Marquita Rivera

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Marquita Rivera
Marquita Rivera 3.jpg
Born Maria Heroina Rivera de Santiago
(1922-05-18)May 18, 1922
Fajardo, Puerto Rico
Died October 21, 2002(2002-10-21) (aged 80)
Los Angeles, California
Occupation Actress, singer, dancer
Spouse(s) Dr. Eugene N. Biscardi II

Marquita Rivera (May 18, 1922 – October 21, 2002[1]), a.k.a. "Queen of Latin Rhythm", was a Puerto Rican actress, singer and dancer.[2]

Dubbed the "Queen of La Conga", "Queen of Latin Rhythm" and "Latin Hurricane" during various stages of her career, Rivera, went on to enjoy a strong musical career both in the United States and in her native Puerto Rico.

Early life[edit]

Rivera (birth name: Maria Heroina Rivera de Santiago[note 1]) was born in Fajardo, Puerto Rico. She was the youngest in a family of seven sons and five daughters. The de Santiagos moved to New York City when Rivera was a young child and it was there that she started a musical career. Studying dance and flamenco at an early age (6), she originally studied with Rita Hayworth's father, Eduardo Cansino. Rita herself gave Rivera a set of castanets as a gift.

Acting and singing career[edit]

Marquita Rivera with Bob Hope and Bing Crosby

You may watch Marquita Rivera performing in "Cuban Pete" on YouTube]]

A childhood friend of bandleader Tito Puente, Rivera, accompanied by her costume designer mother, went on to earn a featured role as a dancer with "George White's Scandals of 1936", but it was her performance before King George VI and Queen Elizabeth at the 1939 New York World's Fair during their respective royal visits in 1939 that she considered the highlight of her nascent career. She also toured Boston, Chicago and Philadelphia in bands headed by Paul Whiteman and Noro Morales. Appearing in many New York venues, including The Apollo, Roxy, Paramount, Loews State, Strand and Radio City Music Hall, Rivera shared their stages with [(Ella Fitzgerald)}, Frank Sinatra, Mickey Rooney, Ann Miller, Dean Martin and Jerry Lewis, Kathryn Grayson, Victor Borge, Ed Sullivan, Merv Griffin and Betty Hutton.

Rivera put together her own show and performed it at the Latin Quarter (nightclub) and Havana-Madrid in New York. She was also a marquee name back in her homeland where she entertained at venues such as Zero's Nightclub and El San Juan Theatre. In the mid-1940s Rivera was signed by Azteca Studios in Mexico City. She acted for director Fernando Soler in both the film drama Me perigue una mujer (1947) with Jose Torvay and David Silva, and the comedy El Conquistador (1947), also starring Torvay and Enrique Herrera.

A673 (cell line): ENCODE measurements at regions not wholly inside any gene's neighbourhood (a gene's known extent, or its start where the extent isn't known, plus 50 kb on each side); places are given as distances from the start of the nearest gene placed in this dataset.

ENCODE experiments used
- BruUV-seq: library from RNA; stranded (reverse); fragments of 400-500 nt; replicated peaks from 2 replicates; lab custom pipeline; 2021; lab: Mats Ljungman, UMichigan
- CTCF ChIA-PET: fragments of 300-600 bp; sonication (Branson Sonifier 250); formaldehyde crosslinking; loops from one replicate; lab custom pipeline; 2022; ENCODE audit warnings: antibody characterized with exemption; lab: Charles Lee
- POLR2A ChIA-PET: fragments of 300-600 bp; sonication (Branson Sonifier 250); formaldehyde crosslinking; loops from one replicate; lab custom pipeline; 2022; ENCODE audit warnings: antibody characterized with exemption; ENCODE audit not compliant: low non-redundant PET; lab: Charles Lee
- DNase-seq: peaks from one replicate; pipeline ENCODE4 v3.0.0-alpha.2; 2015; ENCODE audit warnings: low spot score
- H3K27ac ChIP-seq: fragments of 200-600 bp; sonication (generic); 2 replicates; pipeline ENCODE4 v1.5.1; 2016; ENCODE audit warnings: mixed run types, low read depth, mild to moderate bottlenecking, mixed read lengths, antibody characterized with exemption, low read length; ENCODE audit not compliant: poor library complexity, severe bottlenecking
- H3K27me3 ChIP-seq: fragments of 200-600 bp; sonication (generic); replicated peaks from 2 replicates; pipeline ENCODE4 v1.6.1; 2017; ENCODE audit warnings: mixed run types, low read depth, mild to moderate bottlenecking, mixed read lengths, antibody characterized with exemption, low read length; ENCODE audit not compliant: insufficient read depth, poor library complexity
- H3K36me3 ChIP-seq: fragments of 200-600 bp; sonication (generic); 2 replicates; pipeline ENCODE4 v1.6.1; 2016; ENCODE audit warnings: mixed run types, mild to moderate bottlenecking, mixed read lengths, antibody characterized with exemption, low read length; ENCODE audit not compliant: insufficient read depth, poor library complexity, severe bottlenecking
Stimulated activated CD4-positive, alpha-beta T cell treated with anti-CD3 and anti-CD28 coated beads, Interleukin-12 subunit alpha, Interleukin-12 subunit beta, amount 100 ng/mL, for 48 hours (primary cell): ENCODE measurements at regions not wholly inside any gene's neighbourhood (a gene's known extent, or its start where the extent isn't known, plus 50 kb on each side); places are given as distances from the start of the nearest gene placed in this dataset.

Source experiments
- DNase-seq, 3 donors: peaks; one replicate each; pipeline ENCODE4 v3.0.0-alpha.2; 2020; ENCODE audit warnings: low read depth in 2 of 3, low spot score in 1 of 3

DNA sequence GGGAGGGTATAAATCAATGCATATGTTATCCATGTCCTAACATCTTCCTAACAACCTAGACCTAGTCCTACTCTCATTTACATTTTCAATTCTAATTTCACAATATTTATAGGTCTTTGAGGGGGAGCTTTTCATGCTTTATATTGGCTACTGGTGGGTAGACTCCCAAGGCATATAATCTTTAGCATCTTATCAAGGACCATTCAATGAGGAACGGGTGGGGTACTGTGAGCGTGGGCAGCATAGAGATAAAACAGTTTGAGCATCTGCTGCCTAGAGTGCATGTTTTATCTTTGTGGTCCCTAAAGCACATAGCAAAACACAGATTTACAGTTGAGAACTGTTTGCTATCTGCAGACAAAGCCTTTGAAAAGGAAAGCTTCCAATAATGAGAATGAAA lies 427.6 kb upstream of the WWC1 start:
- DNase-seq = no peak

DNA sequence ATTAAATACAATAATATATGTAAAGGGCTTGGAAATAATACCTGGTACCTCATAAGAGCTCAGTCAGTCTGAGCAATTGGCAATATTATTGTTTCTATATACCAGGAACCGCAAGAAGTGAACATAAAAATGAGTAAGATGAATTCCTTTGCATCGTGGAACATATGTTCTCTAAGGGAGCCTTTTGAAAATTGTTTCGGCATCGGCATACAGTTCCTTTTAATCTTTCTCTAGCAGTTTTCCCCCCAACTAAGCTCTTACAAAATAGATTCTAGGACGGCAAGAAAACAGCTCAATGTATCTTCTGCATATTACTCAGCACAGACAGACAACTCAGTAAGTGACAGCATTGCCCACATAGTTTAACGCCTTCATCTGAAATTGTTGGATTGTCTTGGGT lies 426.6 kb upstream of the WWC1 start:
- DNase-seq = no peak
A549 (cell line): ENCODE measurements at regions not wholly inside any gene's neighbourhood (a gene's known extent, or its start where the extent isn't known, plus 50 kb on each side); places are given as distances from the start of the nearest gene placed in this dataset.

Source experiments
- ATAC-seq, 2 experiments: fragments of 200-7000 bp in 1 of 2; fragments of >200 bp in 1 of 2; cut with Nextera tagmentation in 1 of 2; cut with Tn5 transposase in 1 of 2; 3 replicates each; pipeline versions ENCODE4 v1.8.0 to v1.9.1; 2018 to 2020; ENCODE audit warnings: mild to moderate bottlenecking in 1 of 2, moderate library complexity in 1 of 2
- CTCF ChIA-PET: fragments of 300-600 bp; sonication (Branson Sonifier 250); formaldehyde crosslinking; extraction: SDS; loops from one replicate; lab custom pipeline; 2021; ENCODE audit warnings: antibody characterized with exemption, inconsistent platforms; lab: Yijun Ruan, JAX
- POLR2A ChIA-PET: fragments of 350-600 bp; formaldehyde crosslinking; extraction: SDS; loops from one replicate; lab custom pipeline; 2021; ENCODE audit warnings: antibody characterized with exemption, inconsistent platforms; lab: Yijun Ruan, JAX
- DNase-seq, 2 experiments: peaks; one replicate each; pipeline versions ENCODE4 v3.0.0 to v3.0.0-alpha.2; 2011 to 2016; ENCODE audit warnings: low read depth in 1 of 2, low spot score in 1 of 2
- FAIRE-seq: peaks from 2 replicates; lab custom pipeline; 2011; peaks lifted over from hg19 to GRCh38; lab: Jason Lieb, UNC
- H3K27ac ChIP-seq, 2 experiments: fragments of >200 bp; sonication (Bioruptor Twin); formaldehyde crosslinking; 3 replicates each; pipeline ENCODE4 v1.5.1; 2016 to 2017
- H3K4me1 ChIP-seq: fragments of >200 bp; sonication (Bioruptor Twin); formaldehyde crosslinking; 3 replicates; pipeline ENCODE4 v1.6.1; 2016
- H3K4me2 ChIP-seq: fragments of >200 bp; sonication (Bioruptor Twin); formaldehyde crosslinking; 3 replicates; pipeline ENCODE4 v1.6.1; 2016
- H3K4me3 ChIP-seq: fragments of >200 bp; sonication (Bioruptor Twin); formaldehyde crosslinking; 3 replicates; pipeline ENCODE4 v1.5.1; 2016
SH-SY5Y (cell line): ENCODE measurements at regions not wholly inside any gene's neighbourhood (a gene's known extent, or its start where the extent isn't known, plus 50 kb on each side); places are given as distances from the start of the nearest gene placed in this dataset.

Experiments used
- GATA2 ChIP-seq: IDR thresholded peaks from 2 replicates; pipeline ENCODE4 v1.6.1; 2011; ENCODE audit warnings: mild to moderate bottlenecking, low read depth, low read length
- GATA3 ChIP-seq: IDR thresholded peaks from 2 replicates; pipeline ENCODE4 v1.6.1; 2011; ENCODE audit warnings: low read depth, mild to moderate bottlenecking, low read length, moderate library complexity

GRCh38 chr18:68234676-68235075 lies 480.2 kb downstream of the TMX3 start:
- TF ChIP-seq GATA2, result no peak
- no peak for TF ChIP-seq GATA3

After her contract ended at Azteca, Rivera went on to sign a Hollywood contract with a Paramount Pictures, and made her American movie debut as lead singer and specialty performer in the Hope-Crosby-Lamour comedy The Road to Rio (1947). Rivera was selected (in a popularity poll by Mexican filmgoers themselves) to star in a Hollywood film biography of the late Mexican spitfire Lupe Vélez. The film was shelved when legal issues involving Ms.Vélez's estate arose.[3][4] She continued to work in "hot spots" such as the famous Ciro's nightclub with Desi Arnaz's band.

In 1948, Marquita Rivera was honored with the Key to the City of San Juan by Mayoress Felisa de Rincon, for her achievements on Broadway, Mexico, and in Hollywood. Today she is being honored with a huge event in Puerto Rico ...November 29, 30 and Dec 1. Marquita Rivera will be given some special honors: a proclamation given by the Senators and House of Representatives of Puerto Rico and then a separate Award by all the Mayors of Puerto Rico to commemorate her achievements as one of the first Latin/American actresses.[5] This was all made possible by Eugene Biscardi, a widely known photographer and one of The Latin Queen's sons.